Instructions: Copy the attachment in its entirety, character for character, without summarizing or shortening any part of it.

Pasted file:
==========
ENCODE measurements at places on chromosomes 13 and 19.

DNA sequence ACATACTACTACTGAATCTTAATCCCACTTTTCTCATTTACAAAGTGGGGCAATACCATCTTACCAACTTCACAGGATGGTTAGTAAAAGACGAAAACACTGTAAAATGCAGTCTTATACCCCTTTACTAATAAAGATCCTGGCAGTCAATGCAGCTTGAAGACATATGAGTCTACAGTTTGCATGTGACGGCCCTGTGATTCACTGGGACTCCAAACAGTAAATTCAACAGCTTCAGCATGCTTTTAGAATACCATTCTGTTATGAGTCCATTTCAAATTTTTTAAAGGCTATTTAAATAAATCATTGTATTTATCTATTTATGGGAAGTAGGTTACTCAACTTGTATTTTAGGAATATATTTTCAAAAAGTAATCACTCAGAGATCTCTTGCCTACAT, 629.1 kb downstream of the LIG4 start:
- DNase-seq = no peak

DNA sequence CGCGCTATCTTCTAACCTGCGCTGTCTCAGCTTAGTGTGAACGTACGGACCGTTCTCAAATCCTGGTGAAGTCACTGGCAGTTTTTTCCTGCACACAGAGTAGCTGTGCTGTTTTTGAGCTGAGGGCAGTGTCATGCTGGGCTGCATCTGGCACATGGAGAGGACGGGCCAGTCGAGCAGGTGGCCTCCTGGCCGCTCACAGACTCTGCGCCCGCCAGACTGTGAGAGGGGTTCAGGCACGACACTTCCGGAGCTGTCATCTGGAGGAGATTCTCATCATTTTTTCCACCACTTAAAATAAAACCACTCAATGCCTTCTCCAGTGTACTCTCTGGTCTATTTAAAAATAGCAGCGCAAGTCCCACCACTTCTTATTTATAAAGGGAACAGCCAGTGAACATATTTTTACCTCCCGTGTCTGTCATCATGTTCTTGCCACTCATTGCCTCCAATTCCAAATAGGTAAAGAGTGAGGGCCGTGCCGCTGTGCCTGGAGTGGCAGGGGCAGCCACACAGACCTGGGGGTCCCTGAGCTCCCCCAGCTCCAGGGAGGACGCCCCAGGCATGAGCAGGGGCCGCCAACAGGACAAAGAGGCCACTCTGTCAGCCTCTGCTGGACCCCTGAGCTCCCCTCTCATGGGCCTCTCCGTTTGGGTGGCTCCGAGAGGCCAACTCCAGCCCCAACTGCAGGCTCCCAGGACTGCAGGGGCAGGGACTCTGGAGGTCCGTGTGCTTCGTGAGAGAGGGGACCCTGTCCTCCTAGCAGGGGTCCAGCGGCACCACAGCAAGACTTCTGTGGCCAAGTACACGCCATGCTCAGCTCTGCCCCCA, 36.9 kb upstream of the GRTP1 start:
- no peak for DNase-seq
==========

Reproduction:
ENCODE measurements at places on chromosomes 13 and 19.

DNA sequence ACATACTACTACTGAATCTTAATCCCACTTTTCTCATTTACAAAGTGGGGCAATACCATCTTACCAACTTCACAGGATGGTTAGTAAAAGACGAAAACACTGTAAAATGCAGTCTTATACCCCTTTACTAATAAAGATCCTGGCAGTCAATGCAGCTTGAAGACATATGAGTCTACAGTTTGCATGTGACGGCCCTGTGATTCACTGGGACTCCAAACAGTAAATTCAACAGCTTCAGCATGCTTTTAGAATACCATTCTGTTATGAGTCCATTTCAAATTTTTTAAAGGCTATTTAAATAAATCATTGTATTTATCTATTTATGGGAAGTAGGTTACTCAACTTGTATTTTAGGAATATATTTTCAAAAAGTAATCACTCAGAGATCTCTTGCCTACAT, 629.1 kb downstream of the LIG4 start:
- DNase-seq = no peak

DNA sequence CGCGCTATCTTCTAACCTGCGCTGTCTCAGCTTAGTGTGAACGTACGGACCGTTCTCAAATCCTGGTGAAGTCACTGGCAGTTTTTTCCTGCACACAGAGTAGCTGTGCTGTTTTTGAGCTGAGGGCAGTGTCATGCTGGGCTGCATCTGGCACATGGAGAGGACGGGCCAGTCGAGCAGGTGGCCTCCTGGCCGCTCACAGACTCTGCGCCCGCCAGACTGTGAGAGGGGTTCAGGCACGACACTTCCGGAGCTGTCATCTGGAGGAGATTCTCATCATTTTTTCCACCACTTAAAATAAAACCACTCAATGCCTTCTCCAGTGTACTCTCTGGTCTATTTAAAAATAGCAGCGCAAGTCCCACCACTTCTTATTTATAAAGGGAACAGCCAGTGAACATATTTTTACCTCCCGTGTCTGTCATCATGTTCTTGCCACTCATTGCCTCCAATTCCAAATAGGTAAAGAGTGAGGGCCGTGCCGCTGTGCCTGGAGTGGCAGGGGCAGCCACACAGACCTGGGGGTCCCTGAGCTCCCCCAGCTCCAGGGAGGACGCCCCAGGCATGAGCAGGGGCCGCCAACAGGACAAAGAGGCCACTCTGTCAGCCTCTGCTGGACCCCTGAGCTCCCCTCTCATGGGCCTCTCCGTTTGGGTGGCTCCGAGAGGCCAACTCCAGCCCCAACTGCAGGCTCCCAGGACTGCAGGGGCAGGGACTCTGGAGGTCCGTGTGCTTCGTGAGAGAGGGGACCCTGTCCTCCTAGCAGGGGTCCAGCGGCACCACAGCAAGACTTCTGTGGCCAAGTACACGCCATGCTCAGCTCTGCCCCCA, 36.9 kb upstream of the GRTP1 start:
- no peak for DNase-seq